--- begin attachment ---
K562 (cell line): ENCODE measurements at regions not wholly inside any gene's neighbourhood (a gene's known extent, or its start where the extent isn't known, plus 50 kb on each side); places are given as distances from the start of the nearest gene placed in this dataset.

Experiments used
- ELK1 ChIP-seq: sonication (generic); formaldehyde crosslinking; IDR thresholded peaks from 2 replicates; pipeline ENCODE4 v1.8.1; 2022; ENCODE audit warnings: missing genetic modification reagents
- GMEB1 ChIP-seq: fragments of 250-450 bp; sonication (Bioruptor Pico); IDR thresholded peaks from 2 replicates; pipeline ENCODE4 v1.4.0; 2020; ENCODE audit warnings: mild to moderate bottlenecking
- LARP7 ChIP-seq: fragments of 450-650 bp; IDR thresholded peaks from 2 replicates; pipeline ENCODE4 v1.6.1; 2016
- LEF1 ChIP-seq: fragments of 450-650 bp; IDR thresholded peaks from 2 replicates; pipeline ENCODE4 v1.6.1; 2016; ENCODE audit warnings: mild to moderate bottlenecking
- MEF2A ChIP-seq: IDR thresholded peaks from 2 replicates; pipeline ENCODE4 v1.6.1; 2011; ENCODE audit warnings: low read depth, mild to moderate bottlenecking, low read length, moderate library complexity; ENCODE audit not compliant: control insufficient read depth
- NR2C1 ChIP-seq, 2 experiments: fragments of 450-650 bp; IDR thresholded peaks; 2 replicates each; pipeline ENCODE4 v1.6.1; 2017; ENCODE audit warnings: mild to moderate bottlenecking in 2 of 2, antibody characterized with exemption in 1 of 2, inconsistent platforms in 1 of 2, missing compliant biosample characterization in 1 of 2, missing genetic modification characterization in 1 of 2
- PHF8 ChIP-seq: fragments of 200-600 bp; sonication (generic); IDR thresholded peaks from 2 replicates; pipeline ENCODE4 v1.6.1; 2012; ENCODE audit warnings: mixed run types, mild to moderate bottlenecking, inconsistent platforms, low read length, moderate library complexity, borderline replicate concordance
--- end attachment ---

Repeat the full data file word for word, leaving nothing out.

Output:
K562 (cell line): ENCODE measurements at regions not wholly inside any gene's neighbourhood (a gene's known extent, or its start where the extent isn't known, plus 50 kb on each side); places are given as distances from the start of the nearest gene placed in this dataset.

Experiments used
- ELK1 ChIP-seq: sonication (generic); formaldehyde crosslinking; IDR thresholded peaks from 2 replicates; pipeline ENCODE4 v1.8.1; 2022; ENCODE audit warnings: missing genetic modification reagents
- GMEB1 ChIP-seq: fragments of 250-450 bp; sonication (Bioruptor Pico); IDR thresholded peaks from 2 replicates; pipeline ENCODE4 v1.4.0; 2020; ENCODE audit warnings: mild to moderate bottlenecking
- LARP7 ChIP-seq: fragments of 450-650 bp; IDR thresholded peaks from 2 replicates; pipeline ENCODE4 v1.6.1; 2016
- LEF1 ChIP-seq: fragments of 450-650 bp; IDR thresholded peaks from 2 replicates; pipeline ENCODE4 v1.6.1; 2016; ENCODE audit warnings: mild to moderate bottlenecking
- MEF2A ChIP-seq: IDR thresholded peaks from 2 replicates; pipeline ENCODE4 v1.6.1; 2011; ENCODE audit warnings: low read depth, mild to moderate bottlenecking, low read length, moderate library complexity; ENCODE audit not compliant: control insufficient read depth
- NR2C1 ChIP-seq, 2 experiments: fragments of 450-650 bp; IDR thresholded peaks; 2 replicates each; pipeline ENCODE4 v1.6.1; 2017; ENCODE audit warnings: mild to moderate bottlenecking in 2 of 2, antibody characterized with exemption in 1 of 2, inconsistent platforms in 1 of 2, missing compliant biosample characterization in 1 of 2, missing genetic modification characterization in 1 of 2
- PHF8 ChIP-seq: fragments of 200-600 bp; sonication (generic); IDR thresholded peaks from 2 replicates; pipeline ENCODE4 v1.6.1; 2012; ENCODE audit warnings: mixed run types, mild to moderate bottlenecking, inconsistent platforms, low read length, moderate library complexity, borderline replicate concordance